Asus P8Z77-V DELUXE ReviewRHKCommander959 - November 15, 2012
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The ASUS P8Z77-V Deluxe is a high-end motherboard built around the Intel Z77 chipset. The board is compatible with Second (32 nm) and Third (22 nm) Generation Core Processors on socket LGA 1155. SLI and Crossfire are both supported with three x16 length slots. The top two slots are PCIe 3.0 wired x16 but run at x8/x8 with the second slot in use and the bottom runs at x4 PCIe 2.0 mode. Four x1 PCIe 2.0 slots are also provided. The motherboard is Wi-Fi capable with dual antennas and supports 802.11 a/b/g/n modes and Bluetooh v4.0/3.0 + HS. A LucidLogix Virtu MVP chipset provides Hybrid GPU technology, ASMedia provides two 6Gb/s eSATA ports and four USB 3.0 ports off the back panel. Dual Gigabit Ethernet ports are provided by Realtek and Intel.
The top of the motherboard is covered with components. The colors match nicely — black and blue are the primary colors. Four blue anodized heat sinks with one heat pipe at the center provide the cooling. There is plenty of room around the CPU socket for mounting large heat sinks or water blocks. The board layout is pretty standard. The 8-pin power connection is at the top left near the I/O panel. The 24-pin connection is to the right of the memory, nearby are two fan headers, USB 3.0 pinout for a front panel add-on, MemOK! Button, DRAM diagnostic LEDs, and TPU switch.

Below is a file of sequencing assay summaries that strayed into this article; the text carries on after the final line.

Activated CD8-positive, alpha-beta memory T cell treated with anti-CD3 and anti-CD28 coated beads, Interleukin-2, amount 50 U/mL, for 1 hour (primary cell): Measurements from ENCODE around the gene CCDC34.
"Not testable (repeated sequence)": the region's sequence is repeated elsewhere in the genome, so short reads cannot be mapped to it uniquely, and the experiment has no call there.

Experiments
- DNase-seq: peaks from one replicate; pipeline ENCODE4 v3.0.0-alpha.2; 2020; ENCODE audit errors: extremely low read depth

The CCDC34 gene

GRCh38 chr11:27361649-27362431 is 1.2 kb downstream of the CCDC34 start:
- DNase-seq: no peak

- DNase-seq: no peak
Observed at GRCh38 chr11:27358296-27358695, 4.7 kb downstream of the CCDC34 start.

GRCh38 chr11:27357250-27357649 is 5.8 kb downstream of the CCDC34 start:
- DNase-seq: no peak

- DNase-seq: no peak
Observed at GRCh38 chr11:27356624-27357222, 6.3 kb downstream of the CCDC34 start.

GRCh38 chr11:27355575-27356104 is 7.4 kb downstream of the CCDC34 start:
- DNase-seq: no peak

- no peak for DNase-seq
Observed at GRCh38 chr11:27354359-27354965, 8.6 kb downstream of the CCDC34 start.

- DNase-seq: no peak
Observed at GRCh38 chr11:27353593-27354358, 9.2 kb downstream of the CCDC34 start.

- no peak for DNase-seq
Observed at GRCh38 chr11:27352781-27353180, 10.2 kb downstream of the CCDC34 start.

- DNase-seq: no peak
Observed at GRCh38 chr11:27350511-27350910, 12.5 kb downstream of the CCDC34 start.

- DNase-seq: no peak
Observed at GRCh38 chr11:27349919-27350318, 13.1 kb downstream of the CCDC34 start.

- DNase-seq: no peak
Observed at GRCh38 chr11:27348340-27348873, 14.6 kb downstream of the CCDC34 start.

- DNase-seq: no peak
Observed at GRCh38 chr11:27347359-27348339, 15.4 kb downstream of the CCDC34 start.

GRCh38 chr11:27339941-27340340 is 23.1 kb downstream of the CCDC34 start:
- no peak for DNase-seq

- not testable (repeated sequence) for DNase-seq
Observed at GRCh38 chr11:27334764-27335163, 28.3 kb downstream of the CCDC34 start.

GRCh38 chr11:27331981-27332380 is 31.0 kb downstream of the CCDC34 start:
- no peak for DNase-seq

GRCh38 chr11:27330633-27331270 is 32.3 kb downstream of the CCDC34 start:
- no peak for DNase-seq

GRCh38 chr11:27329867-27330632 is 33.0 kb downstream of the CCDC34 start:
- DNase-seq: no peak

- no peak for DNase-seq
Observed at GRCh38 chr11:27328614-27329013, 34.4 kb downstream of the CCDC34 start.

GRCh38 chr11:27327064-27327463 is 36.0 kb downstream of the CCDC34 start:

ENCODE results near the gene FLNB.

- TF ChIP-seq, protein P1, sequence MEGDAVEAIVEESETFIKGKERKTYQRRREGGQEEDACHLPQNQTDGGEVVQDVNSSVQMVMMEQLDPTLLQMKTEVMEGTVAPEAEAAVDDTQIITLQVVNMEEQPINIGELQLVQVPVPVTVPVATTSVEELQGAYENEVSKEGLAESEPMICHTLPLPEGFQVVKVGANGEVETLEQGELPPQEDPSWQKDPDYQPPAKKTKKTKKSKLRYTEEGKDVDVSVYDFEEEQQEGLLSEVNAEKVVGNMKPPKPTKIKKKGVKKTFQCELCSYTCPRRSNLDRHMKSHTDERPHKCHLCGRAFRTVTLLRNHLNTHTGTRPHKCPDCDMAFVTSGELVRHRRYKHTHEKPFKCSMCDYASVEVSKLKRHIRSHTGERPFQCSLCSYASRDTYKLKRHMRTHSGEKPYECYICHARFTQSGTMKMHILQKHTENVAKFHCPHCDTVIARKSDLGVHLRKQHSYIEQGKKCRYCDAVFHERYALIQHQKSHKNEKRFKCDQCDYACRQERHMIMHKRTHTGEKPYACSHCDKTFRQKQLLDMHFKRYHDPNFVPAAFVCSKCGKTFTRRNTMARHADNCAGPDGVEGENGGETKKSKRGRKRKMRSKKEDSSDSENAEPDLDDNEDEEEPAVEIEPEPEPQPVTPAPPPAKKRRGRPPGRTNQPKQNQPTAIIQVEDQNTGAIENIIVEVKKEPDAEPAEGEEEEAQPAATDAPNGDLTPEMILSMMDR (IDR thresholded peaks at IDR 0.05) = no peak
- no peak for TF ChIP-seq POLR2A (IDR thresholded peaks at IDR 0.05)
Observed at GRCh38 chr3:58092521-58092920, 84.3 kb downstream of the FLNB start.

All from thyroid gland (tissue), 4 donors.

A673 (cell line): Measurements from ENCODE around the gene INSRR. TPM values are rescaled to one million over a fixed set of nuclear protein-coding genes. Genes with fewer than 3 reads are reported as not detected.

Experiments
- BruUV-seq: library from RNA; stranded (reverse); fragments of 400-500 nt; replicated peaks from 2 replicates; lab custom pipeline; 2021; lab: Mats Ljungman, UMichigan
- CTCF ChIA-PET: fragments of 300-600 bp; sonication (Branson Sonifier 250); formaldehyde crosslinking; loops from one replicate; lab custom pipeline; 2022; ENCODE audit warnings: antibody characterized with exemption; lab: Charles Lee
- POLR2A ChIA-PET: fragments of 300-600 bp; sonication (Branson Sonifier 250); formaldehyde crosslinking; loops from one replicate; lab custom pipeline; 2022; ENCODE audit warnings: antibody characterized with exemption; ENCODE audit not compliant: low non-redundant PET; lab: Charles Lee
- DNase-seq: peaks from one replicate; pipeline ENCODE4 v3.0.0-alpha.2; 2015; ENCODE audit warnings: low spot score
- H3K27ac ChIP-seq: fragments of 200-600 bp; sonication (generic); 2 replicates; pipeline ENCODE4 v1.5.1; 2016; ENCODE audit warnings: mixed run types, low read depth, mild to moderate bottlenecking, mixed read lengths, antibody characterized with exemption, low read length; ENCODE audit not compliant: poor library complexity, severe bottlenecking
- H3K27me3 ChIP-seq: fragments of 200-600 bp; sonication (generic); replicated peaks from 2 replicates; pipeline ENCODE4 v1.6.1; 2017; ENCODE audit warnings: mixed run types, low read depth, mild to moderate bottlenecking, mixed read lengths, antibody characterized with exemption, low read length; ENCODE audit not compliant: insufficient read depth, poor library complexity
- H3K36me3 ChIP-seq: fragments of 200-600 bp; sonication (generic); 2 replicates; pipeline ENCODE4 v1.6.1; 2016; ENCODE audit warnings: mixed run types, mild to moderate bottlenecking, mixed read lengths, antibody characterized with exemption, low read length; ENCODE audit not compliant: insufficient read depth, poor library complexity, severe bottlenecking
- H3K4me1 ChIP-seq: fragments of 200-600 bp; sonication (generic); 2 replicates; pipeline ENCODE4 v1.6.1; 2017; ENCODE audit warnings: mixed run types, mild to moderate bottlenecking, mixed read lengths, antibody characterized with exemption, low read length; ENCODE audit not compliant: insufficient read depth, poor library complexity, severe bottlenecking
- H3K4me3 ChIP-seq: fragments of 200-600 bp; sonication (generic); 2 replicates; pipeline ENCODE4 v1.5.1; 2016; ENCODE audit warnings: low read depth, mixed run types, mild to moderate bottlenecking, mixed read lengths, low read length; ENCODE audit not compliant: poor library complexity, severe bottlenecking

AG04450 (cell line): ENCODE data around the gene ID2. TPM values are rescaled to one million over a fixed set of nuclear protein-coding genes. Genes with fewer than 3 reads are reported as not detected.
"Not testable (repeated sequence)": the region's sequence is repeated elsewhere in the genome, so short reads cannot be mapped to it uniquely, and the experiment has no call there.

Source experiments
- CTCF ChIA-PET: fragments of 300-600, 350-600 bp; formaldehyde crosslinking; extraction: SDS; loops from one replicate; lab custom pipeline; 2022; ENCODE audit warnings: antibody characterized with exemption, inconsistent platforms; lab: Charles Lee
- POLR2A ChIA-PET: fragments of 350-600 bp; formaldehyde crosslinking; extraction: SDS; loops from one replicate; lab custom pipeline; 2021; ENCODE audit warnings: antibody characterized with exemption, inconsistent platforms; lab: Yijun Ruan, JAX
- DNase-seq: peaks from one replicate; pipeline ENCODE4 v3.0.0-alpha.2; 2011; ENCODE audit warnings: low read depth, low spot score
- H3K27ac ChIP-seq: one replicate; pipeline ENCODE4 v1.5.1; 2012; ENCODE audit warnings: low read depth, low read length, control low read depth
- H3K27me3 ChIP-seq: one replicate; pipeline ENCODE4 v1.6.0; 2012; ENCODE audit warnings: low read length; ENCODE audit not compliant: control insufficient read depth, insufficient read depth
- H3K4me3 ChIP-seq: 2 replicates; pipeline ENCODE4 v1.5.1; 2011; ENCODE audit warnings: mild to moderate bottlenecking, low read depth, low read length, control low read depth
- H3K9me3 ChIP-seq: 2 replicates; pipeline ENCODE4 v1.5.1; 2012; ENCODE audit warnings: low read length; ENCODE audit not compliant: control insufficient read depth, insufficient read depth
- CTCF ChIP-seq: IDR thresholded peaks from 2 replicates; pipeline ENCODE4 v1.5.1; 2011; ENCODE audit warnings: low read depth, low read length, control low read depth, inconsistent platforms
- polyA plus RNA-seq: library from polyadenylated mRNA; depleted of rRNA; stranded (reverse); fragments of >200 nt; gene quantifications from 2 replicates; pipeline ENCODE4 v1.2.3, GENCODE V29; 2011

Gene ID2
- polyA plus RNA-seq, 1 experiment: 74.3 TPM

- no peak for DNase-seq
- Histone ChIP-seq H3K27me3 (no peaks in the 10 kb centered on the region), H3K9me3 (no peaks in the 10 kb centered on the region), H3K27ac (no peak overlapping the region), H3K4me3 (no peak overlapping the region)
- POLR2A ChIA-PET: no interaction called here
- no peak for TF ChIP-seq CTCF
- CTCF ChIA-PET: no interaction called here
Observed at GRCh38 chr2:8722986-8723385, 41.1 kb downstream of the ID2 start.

Two SATA 6Gb/s ports at the top, colored dark blue, are provided by the Z77 chipset while the Marvell 9128 chipset adds two more through the gray ports. Four more light blue SATA 3Gb/s ports are also provided by the Intel chipset. A double seven-segment LED display shows post codes for diagnostics. A CLR_CMOS button for resetting the BIOS settings sits near the power and reset switches and two USB 2.0 pinout locations. These switches are very handy for those running on a test bed or pushing overclocks hard! The back of the motherboard shows that all of the heat sinks are held on by screws: the lower two use sprung-screws while the top two have back plates for even contact and firmer pressure across the distance of the power circuitry.
The I/O panel has four USB 2.0 ports and no PS/2 options for the keyboard and mouse. Two USB 3.0 and eSATA 6Gb/s are provided by ASMedia PCIe controllers. One HDMI and DisplayPort are powered by the onboard graphics — Second Generation processors can run two outputs at once while Third Generations can run three at once. Dual Gigabit Ethernet LAN ports are provided by Realtek and Intel. Four more USB 3.0 ports are also provided by the Intel chipset. Between the LAN ports is a BIOS recovery button that allows the board to flash the BIOS even without a CPU,GPU or memory installed. Users just need a USB drive with the BIOS file on it, and the power supply to be hooked up. Pressing the button for three seconds will then automatically flash the BIOS. This is a great feature that should save ASUS and many users from RMA due to bricked boards.